The Best Oxygenating Pond Plants
Having the right balance of plants in your pond is essential and one type of pond plant that plays a very important role are submerged plants. Also known as “oxygenators” they play a key role in boosting oxygen levels in water as well as helping to filter out pollutants and reduce algae growth. There are numerous species and varieties to choose from with some been only partly submerged and having leaves that rise above the water level providing a safe haven for bugs, frogs and newts. Then there are the fully submerged varieties that help to create the perfect habitat for fish.
In the UK we have many native species of oxygenating pond plants suitable for ponds of all sizes and depths. If your pond is big enough It is recommended that you have a good mix of oxygenators to reap the other benefits they can have. In this guide to the best oxygenating plants for ponds we will be bringing you eight of our favourite British native species.
Top 8 Best Oxygenating Pond Plants In The UK
Water Crowfoot (Ranunculus aquatilis)
The Common Water Crowfoot or to use one of it’s lesser known names the “water Buttercup” is one of the hardiest of oxygenators and can withstand the harshest of European climates. This British native oxygenator flourishes in muddy pools with an ideal depth of between 15-60cm. The Water Crowfoot is a very short lived perennial that flowers in the summer producing beautiful white flowers about 2cm in size. In shallow water it attracts a wide variety of wildlife including bees, butterflies and hoverflies. It can take between 1-2 years to reach ultimate height of 10cm. Ideal for smaller ponds with a spread of 0.1-0.5 metres.
Pepper Grass (Pilularia globulifera)
Those that care for Britain’s plants and wildlife should consider adding pepper grass to their pond. This British native pond plant is under threat in the wild and is currently protected under the Wildlife and Countryside Act. Also known as pillwort it is a great oxygenating plant perfect for shallow ponds. It grows to a height of 15cm in an ideal depth of 30cm. Pepper grass is a creeping fern and can be planted as both an oxygenator or big plant giving it great versatility. Well suited to ponds with fluctuating water levels and moving water.
Mare’s Tail (Hippuris vulgaris)
Mares tails are an excellent pond plant great for providing oxygen, removing nitrates and attracting wildlife. They can be planted as a submerged oxygenator or as a marginal. They grow to a height of 20cm in a water depth of 8-30cm. The submerged part of the plant provides a safe environment for fish, newts, tadpoles and frogs. The foilage is a lovely blue-green and looks wonderful on a summer day. Classed as an invasive plant but not to be confused with Equisetum arvense also often called Mares Tail or Horsetail, which is an invasive weed.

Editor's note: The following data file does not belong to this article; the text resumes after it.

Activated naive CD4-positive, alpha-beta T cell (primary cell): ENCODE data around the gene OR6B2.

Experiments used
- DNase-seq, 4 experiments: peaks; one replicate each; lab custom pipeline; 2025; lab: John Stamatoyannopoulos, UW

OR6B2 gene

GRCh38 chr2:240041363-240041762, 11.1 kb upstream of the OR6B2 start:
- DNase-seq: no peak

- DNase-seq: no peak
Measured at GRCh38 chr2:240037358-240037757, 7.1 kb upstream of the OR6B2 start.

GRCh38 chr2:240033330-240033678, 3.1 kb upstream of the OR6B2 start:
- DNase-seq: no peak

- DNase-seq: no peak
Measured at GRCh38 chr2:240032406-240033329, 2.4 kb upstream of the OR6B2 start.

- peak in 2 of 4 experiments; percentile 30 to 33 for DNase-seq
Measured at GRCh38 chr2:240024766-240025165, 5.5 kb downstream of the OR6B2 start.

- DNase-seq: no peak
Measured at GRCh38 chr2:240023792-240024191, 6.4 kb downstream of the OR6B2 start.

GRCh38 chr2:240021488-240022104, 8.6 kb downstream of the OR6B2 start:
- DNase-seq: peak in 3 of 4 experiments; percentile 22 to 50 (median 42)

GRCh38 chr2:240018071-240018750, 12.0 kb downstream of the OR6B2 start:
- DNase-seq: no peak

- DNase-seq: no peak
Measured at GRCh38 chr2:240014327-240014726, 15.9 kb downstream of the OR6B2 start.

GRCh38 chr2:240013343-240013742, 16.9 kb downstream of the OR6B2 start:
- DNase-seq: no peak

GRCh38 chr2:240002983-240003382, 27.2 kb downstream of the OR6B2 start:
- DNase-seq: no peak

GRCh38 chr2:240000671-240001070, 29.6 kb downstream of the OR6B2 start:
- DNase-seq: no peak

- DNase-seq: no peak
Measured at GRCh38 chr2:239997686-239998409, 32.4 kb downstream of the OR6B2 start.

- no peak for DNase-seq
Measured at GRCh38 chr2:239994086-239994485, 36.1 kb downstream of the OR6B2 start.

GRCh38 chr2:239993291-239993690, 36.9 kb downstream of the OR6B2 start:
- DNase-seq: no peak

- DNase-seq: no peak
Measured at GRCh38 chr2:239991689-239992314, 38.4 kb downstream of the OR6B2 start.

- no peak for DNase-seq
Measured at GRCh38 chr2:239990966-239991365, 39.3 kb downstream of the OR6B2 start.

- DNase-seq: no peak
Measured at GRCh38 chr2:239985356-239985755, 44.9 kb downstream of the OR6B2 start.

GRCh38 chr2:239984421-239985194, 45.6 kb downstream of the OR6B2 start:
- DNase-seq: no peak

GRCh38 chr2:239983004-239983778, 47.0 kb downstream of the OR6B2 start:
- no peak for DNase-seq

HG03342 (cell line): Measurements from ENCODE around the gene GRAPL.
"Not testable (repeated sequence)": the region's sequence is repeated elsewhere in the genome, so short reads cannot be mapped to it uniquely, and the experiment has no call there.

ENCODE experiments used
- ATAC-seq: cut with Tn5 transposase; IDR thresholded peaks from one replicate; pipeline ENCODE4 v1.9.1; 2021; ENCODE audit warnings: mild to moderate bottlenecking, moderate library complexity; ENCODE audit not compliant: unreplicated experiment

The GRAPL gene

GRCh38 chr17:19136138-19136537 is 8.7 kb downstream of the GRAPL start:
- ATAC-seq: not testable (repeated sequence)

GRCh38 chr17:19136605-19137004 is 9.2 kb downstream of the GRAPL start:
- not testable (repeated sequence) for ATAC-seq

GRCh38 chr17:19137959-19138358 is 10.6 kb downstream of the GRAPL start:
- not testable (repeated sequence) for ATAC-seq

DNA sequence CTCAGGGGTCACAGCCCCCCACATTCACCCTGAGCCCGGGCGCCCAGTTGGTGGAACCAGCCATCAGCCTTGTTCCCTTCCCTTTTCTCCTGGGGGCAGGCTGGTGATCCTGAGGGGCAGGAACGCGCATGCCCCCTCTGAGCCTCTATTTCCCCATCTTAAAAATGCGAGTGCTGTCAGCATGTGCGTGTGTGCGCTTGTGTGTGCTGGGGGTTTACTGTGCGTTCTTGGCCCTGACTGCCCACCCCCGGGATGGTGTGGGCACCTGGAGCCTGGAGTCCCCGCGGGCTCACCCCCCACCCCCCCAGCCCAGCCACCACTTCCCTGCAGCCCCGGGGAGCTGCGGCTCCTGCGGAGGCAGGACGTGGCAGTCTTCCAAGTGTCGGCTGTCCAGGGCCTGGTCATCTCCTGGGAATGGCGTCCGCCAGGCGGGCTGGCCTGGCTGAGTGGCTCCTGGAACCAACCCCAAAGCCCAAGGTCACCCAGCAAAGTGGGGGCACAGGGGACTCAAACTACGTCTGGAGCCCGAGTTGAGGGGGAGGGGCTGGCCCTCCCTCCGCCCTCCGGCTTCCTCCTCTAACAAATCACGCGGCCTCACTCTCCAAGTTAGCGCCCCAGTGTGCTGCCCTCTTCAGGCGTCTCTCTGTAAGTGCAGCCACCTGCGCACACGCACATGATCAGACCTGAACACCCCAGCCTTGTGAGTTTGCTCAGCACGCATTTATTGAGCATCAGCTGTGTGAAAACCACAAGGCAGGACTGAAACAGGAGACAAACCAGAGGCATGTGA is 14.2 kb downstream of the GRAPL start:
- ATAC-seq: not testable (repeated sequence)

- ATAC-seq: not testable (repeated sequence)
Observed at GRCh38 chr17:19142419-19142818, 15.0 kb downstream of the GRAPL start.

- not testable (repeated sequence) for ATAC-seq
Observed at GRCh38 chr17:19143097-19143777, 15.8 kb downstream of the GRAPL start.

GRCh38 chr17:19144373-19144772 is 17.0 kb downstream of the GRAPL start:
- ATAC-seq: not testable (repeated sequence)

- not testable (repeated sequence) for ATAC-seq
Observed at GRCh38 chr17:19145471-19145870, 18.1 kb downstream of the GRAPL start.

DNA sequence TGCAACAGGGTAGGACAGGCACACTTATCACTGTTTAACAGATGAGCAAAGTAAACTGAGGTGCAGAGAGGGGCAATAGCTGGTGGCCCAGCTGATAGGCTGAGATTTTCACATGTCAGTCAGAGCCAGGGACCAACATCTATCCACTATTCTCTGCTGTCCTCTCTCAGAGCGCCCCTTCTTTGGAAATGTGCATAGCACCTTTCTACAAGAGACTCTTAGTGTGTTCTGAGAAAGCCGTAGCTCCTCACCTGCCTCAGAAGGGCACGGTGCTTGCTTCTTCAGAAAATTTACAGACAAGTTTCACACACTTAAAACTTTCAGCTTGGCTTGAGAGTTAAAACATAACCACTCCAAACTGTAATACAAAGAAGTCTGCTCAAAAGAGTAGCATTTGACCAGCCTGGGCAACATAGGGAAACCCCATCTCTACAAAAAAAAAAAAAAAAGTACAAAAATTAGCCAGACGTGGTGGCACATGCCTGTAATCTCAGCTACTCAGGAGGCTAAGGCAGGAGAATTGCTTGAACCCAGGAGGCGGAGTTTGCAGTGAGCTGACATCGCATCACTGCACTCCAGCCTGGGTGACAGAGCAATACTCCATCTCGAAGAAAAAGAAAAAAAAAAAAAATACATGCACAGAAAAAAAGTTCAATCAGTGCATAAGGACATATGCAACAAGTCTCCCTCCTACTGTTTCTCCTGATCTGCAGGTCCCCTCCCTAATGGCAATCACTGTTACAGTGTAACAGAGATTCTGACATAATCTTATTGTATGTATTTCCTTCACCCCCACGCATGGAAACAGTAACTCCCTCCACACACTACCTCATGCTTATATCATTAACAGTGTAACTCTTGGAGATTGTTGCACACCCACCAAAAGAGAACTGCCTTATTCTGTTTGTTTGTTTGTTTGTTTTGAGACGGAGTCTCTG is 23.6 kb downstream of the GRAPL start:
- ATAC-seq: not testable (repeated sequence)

Water violet (Hottonia palustris)
The water violet is a delightful pond plant that produces stunning lilac flowers in the months of May to June. In ideal conditions these can grow to 50cm tall, with the average been between 10-50cm. The water violet isn’t actually a violet and is a member of the primrose family. It provides excellent shelter for a wide variety of aquatic wildlife with dragonflies and beetles been frequent visitors. They are quite hardy plants which are generally pest free and overall low maintenance. With an overall spread of 0.5-1m they can grow quite big but take between 5-10 years to reach full size.
Frogbit (Hydrocharis morsus-ranae)
The frogbit is a small floating water plant that looks very similar to a water lilly. This British native floating aquatic perennial has small leaves and small flowers that grow to 2-3cm across. It flowers in the summer months and if you look closely at a frogbit flower you will notice a yellow spot on each petal. They are superb oxygenators and under the water they offer protection for small fish, frogs, tadpoles and aquatic bugs. They reach a maximum height of 10cm and can take up to 10 years to do so. There is no need to anchor this pond plant down just place it on the water and you are done.
Hornwort (Ceratophyllum demersum)
Also known as Cedar Moss or Coontails in the US, this pond plant is a good choice for those new to pond keeping. Hornwort is generally disease and pest free and doesn’t require pruining making it a great low-maintenance option. It can be grown in deep water with the optimum depth been between 30-90cm deep.
These perennials are free floating with dark green leaves throughout the spring, summer and autumn months. They flower during the summer months with the flowers themselves been very tiny. Hornwort grows up to 10cm above water level and can take 5 to 10 years to reach ultimate height. The overall spread is between 1-1.5m.
Water starwort (Callitriche palustris)
Water starwort is a good choice for ponds with limited space for a large amount of plants. In addition to boosting oxygen levels in the water they are also good for improving the overall quality of your ponds water making it a versatile plant. It is a native evergreen and provides an excellent habitat for an abundance of critters with newts choosing it to lay their eggs on it. It is suitable for ponds up to 80 cm in depth and produces good surface coverage, especially in the early summer. They also produce tiny white flowers in the summer.
Willow Moss (Fontinalis antipyretica)
Willow moss can be found in both fast flowing streams and still water ponds all across Britain. It is also a popular aquarium plant and has a striking resemblance to java moss. This hardy moss copes well with both low temperatures and light levels making it a welcome addition to British garden ponds. It can be grown in depths up to 1m deep and been an evergreen it provides useful oxygen during the winter months as well as coverage for fish.